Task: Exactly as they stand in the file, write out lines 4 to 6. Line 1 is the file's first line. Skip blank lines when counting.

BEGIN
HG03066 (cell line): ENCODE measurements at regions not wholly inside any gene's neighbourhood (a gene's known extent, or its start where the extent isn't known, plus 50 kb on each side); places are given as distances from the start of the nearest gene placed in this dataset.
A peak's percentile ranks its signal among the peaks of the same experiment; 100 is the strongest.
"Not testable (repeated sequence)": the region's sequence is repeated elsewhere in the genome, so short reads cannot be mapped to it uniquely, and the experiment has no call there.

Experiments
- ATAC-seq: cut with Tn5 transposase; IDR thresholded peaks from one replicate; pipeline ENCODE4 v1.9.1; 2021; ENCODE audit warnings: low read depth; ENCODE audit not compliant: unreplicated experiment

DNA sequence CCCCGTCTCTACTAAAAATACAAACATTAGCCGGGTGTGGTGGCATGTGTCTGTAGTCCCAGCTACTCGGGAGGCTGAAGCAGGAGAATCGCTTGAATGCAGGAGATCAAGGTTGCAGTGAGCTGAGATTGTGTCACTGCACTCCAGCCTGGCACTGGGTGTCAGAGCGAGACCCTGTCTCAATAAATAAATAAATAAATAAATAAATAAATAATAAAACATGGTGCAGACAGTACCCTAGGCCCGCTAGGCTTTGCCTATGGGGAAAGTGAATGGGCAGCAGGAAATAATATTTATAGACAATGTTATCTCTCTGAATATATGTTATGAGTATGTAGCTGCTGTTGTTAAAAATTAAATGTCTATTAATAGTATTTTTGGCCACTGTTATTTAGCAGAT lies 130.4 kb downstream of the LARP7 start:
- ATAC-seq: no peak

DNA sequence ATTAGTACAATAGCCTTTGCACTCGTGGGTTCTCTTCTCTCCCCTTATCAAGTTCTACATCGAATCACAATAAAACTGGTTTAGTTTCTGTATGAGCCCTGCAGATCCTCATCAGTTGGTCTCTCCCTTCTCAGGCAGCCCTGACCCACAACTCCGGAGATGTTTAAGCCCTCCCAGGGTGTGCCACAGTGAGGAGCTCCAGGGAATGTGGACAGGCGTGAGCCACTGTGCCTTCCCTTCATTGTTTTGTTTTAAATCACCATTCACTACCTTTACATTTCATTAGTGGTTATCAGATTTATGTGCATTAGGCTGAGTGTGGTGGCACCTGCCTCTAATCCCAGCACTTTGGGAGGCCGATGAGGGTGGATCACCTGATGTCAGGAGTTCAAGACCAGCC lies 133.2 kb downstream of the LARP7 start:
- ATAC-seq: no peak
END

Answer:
Experiments
- ATAC-seq: cut with Tn5 transposase; IDR thresholded peaks from one replicate; pipeline ENCODE4 v1.9.1; 2021; ENCODE audit warnings: low read depth; ENCODE audit not compliant: unreplicated experiment

DNA sequence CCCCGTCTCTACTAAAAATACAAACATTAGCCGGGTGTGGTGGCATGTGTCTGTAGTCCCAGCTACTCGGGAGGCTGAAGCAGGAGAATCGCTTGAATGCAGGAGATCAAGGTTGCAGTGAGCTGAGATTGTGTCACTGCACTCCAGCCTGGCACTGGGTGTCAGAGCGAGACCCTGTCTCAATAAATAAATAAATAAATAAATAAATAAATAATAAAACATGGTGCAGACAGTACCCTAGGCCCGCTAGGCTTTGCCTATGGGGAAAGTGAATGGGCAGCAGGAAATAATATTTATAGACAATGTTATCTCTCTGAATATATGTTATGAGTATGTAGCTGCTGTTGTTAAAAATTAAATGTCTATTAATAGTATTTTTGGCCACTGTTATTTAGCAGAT lies 130.4 kb downstream of the LARP7 start: